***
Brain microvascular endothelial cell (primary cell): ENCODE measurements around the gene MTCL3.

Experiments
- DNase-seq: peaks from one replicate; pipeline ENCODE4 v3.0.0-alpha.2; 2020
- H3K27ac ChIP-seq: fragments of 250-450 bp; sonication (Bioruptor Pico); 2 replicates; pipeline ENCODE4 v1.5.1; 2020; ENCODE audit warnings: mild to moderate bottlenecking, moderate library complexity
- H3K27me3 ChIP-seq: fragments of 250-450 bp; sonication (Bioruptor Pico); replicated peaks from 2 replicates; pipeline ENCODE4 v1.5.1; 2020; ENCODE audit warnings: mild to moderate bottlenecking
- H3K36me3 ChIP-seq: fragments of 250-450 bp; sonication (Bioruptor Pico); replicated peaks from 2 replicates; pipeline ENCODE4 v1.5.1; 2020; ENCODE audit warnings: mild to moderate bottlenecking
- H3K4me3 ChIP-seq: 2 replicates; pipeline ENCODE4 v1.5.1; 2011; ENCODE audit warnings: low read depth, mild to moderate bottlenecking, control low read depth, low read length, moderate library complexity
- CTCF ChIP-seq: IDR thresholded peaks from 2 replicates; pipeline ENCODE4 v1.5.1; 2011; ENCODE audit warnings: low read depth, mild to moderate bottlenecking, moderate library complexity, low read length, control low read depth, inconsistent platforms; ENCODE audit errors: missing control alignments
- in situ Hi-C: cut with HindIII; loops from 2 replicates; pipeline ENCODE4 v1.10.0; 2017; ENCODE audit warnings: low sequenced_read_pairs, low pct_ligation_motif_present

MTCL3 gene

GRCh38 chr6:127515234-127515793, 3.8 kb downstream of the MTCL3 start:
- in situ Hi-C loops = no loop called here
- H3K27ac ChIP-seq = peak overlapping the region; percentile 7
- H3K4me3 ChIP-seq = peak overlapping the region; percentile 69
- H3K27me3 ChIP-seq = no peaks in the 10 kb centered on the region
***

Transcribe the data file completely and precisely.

Brain microvascular endothelial cell (primary cell): ENCODE measurements around the gene MTCL3.

Experiments
- DNase-seq: peaks from one replicate; pipeline ENCODE4 v3.0.0-alpha.2; 2020
- H3K27ac ChIP-seq: fragments of 250-450 bp; sonication (Bioruptor Pico); 2 replicates; pipeline ENCODE4 v1.5.1; 2020; ENCODE audit warnings: mild to moderate bottlenecking, moderate library complexity
- H3K27me3 ChIP-seq: fragments of 250-450 bp; sonication (Bioruptor Pico); replicated peaks from 2 replicates; pipeline ENCODE4 v1.5.1; 2020; ENCODE audit warnings: mild to moderate bottlenecking
- H3K36me3 ChIP-seq: fragments of 250-450 bp; sonication (Bioruptor Pico); replicated peaks from 2 replicates; pipeline ENCODE4 v1.5.1; 2020; ENCODE audit warnings: mild to moderate bottlenecking
- H3K4me3 ChIP-seq: 2 replicates; pipeline ENCODE4 v1.5.1; 2011; ENCODE audit warnings: low read depth, mild to moderate bottlenecking, control low read depth, low read length, moderate library complexity
- CTCF ChIP-seq: IDR thresholded peaks from 2 replicates; pipeline ENCODE4 v1.5.1; 2011; ENCODE audit warnings: low read depth, mild to moderate bottlenecking, moderate library complexity, low read length, control low read depth, inconsistent platforms; ENCODE audit errors: missing control alignments
- in situ Hi-C: cut with HindIII; loops from 2 replicates; pipeline ENCODE4 v1.10.0; 2017; ENCODE audit warnings: low sequenced_read_pairs, low pct_ligation_motif_present

MTCL3 gene

GRCh38 chr6:127515234-127515793, 3.8 kb downstream of the MTCL3 start:
- in situ Hi-C loops = no loop called here
- H3K27ac ChIP-seq = peak overlapping the region; percentile 7
- H3K4me3 ChIP-seq = peak overlapping the region; percentile 69
- H3K27me3 ChIP-seq = no peaks in the 10 kb centered on the region